Today’s news:

Pressure On Con Ed to Tie Up Loose Ends And Eliminate Hot Spots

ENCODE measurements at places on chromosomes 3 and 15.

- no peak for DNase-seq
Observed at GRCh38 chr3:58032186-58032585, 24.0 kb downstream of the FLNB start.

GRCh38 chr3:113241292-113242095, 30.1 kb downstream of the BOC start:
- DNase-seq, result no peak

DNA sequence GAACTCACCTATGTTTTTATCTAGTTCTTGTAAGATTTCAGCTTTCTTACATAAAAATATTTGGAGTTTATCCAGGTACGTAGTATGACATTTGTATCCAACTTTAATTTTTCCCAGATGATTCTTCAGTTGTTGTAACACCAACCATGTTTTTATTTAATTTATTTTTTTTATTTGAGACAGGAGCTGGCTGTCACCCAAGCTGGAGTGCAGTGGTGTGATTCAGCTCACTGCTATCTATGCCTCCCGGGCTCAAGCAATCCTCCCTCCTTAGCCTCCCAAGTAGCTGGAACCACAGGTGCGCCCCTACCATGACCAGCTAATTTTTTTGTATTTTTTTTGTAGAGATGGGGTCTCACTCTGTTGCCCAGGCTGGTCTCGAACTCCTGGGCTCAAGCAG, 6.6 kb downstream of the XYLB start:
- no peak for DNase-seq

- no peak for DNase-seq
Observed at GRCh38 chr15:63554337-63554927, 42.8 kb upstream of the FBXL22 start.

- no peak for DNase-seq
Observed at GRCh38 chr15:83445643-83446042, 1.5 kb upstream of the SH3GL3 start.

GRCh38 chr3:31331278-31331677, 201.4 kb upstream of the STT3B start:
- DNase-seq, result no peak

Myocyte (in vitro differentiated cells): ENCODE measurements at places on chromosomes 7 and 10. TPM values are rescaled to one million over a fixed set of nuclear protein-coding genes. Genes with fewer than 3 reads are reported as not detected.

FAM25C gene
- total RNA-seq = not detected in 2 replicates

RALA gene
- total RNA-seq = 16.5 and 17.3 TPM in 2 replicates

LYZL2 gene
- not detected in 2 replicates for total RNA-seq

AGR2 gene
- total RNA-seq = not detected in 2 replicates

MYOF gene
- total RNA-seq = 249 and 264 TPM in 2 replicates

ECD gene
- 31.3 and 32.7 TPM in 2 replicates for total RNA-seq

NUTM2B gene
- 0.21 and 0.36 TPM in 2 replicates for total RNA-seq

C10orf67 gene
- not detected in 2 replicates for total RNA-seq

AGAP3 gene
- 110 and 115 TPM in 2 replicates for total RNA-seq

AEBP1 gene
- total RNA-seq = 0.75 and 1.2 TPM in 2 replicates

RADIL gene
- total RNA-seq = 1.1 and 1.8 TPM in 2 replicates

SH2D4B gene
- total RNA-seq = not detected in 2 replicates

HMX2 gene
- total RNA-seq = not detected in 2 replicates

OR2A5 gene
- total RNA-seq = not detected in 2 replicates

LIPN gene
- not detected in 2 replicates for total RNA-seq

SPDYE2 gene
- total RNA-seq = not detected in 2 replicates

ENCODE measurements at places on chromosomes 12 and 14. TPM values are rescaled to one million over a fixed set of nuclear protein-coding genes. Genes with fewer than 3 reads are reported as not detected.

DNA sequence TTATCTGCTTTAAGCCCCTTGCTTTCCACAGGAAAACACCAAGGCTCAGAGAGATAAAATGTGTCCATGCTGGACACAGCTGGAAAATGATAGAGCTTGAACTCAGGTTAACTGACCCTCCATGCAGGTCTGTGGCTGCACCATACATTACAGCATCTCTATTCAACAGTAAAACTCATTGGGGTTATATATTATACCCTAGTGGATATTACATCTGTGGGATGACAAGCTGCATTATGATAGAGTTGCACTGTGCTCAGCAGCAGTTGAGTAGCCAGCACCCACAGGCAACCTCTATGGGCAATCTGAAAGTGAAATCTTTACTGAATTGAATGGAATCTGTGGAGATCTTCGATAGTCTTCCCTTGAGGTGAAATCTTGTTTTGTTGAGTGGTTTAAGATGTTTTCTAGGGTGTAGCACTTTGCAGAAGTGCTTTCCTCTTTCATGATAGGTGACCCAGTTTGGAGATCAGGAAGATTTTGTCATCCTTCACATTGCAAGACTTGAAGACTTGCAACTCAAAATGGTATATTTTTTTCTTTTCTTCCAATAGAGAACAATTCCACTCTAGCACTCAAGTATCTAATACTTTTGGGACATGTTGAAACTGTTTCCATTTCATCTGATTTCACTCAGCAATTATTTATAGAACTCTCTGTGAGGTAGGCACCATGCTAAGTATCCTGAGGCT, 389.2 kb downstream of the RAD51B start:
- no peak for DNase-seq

When a big utility like Con Edison breaks a promise, it’s not just shocking. It’s abhorrent — especially when that broken promise puts lives at risk, according to one local legislator. Following a litany of citywide “shockings” on electrified sections of sidewalk throughout the five boroughs – including the headline-grabbing story about a Park Slope dog that died after being electrocuted — State Senator Carl Kruger announced last week that he will be introducing legislation requiring state utilities to conduct regular inspections for “hot spots” in their service areas. Kruger has been calling for these inspections since February 2004, upon hearing news that Manhattan resident Jodie Lane was killed after stepping on one of these electrified hot spots. His initial pleas to Con Edison, however, were answered by a “fuzzy agreement” to check the hot spots – an agreement “that clearly didn’t work,” according to staffers. The senator hopes to garner support for his bill requiring annual inspections of manhole covers, service box covers and utility poles to determine the presence of stray voltage in the next legislative session. On Wednesday morning, a Park Slope resident was taking his collie-chow mix Barkis near the corner of 3rd Street and 4th Avenue when the dog walked over a concrete slab electrified by live wires. The dog was immediately brought to a veterinary hospital, where he died. Con Edison officials later determined that Barkis was shocked by a live wire that once fed into a lamppost near the corner. The lamppost had been removed two years ago, officials said. “After conferring with the city’s Department of Transportation (DOT), and further review of the agency’s records, as well as our own, it appears we were notified in March 1999 to cut service to a city streetlight that had been scheduled for removal by the DOT,” said a Con Edison spokesperson. “Based on our review, this was not done. We extend our heartfelt condolences to Barkis’ family.” Sources said that Barkis didn’t step on a metal grating or a manhole cover. The frayed wires were underneath a slab of pavement. “But water and salt conduct electricity,” said one source who said that last week’s snowstorm may have played a part in turning an innocent looking corner into a deathtrap. The afternoon following Barkis’ death, technicians had capped off the line, killing the charge. But the damage had already been done, according to Kruger. “By now, it ought to be clear that these terrible incidents are not anomalies but a clear sign that something needs to be changed,” he said. Over the last few weeks, there have been a handful of reports across the city of animals and adults that have suffered mild shocks from electrified sidewalks or sewer caps.

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